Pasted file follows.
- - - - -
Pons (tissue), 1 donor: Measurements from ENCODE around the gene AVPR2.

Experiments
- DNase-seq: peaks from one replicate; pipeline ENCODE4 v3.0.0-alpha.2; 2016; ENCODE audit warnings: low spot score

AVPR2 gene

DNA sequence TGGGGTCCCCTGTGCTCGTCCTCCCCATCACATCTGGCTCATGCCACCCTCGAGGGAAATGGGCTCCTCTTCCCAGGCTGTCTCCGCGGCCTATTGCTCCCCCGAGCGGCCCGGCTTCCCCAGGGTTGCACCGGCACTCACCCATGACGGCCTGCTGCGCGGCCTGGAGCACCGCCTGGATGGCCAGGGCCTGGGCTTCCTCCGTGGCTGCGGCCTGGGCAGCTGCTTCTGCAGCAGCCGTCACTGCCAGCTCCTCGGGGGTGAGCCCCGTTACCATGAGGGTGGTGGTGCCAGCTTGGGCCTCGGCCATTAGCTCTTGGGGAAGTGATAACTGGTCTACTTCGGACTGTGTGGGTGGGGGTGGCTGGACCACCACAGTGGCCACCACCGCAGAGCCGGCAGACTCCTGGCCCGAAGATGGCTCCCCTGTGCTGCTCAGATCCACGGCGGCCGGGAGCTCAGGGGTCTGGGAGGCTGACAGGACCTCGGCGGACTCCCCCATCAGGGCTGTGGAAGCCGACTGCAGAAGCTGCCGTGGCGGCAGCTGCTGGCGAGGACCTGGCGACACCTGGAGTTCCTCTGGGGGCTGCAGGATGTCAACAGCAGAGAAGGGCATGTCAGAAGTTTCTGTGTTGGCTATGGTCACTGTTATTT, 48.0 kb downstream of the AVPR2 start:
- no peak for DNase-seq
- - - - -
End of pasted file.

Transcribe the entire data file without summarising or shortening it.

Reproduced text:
Pons (tissue), 1 donor: Measurements from ENCODE around the gene AVPR2.

Experiments
- DNase-seq: peaks from one replicate; pipeline ENCODE4 v3.0.0-alpha.2; 2016; ENCODE audit warnings: low spot score

AVPR2 gene

DNA sequence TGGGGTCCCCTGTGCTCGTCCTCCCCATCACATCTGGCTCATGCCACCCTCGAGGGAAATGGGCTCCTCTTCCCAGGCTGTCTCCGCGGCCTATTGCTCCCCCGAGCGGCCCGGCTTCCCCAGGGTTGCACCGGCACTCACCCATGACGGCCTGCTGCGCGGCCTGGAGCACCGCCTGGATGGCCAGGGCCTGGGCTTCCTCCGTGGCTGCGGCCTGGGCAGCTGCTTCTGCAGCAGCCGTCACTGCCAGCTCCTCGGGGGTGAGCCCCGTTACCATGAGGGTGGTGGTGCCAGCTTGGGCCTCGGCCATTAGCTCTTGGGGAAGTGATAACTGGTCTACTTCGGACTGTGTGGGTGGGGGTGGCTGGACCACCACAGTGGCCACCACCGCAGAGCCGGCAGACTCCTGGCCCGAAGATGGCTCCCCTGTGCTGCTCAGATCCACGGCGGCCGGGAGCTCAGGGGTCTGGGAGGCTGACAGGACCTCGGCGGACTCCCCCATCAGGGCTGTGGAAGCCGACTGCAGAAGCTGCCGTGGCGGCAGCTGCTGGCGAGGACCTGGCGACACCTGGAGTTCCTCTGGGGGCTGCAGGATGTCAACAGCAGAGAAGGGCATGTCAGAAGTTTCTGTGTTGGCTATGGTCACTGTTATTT, 48.0 kb downstream of the AVPR2 start:
- no peak for DNase-seq